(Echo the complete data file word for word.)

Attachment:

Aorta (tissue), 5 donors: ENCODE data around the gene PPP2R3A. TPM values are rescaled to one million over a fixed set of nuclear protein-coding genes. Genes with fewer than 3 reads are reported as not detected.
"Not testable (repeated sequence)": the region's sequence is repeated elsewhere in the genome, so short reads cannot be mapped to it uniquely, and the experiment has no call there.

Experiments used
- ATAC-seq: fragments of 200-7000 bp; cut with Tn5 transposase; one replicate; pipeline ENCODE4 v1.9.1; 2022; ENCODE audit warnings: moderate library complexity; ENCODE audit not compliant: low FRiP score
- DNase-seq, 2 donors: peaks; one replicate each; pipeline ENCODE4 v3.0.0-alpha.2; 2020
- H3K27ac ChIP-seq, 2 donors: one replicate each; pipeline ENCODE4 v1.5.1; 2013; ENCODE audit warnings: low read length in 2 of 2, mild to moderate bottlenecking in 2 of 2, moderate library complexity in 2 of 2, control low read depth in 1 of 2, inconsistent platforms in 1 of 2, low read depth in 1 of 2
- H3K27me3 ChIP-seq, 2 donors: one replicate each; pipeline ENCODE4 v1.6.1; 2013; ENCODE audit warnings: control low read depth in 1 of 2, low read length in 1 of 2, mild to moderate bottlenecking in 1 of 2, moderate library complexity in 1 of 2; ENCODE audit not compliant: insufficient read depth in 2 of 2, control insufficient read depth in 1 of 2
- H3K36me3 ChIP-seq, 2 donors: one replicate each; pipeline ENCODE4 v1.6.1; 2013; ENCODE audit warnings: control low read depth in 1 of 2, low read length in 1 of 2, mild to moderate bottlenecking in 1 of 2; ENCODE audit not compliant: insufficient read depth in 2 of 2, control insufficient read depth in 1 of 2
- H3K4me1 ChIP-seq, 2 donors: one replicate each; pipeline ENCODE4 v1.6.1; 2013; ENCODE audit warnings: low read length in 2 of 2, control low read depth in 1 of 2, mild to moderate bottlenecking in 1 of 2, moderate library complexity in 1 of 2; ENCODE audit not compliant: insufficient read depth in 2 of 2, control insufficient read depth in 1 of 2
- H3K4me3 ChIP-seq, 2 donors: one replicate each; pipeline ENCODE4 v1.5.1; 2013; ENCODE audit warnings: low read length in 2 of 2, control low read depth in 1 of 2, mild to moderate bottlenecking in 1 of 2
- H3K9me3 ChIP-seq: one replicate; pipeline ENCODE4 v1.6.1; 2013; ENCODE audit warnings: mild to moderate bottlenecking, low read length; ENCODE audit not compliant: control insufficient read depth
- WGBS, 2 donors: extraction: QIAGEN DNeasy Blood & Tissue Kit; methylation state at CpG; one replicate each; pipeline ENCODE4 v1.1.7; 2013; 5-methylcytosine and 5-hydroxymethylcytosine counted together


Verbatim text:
Aorta (tissue), 5 donors: ENCODE data around the gene PPP2R3A. TPM values are rescaled to one million over a fixed set of nuclear protein-coding genes. Genes with fewer than 3 reads are reported as not detected.
"Not testable (repeated sequence)": the region's sequence is repeated elsewhere in the genome, so short reads cannot be mapped to it uniquely, and the experiment has no call there.

Experiments used
- ATAC-seq: fragments of 200-7000 bp; cut with Tn5 transposase; one replicate; pipeline ENCODE4 v1.9.1; 2022; ENCODE audit warnings: moderate library complexity; ENCODE audit not compliant: low FRiP score
- DNase-seq, 2 donors: peaks; one replicate each; pipeline ENCODE4 v3.0.0-alpha.2; 2020
- H3K27ac ChIP-seq, 2 donors: one replicate each; pipeline ENCODE4 v1.5.1; 2013; ENCODE audit warnings: low read length in 2 of 2, mild to moderate bottlenecking in 2 of 2, moderate library complexity in 2 of 2, control low read depth in 1 of 2, inconsistent platforms in 1 of 2, low read depth in 1 of 2
- H3K27me3 ChIP-seq, 2 donors: one replicate each; pipeline ENCODE4 v1.6.1; 2013; ENCODE audit warnings: control low read depth in 1 of 2, low read length in 1 of 2, mild to moderate bottlenecking in 1 of 2, moderate library complexity in 1 of 2; ENCODE audit not compliant: insufficient read depth in 2 of 2, control insufficient read depth in 1 of 2
- H3K36me3 ChIP-seq, 2 donors: one replicate each; pipeline ENCODE4 v1.6.1; 2013; ENCODE audit warnings: control low read depth in 1 of 2, low read length in 1 of 2, mild to moderate bottlenecking in 1 of 2; ENCODE audit not compliant: insufficient read depth in 2 of 2, control insufficient read depth in 1 of 2
- H3K4me1 ChIP-seq, 2 donors: one replicate each; pipeline ENCODE4 v1.6.1; 2013; ENCODE audit warnings: low read length in 2 of 2, control low read depth in 1 of 2, mild to moderate bottlenecking in 1 of 2, moderate library complexity in 1 of 2; ENCODE audit not compliant: insufficient read depth in 2 of 2, control insufficient read depth in 1 of 2
- H3K4me3 ChIP-seq, 2 donors: one replicate each; pipeline ENCODE4 v1.5.1; 2013; ENCODE audit warnings: low read length in 2 of 2, control low read depth in 1 of 2, mild to moderate bottlenecking in 1 of 2
- H3K9me3 ChIP-seq: one replicate; pipeline ENCODE4 v1.6.1; 2013; ENCODE audit warnings: mild to moderate bottlenecking, low read length; ENCODE audit not compliant: control insufficient read depth
- WGBS, 2 donors: extraction: QIAGEN DNeasy Blood & Tissue Kit; methylation state at CpG; one replicate each; pipeline ENCODE4 v1.1.7; 2013; 5-methylcytosine and 5-hydroxymethylcytosine counted together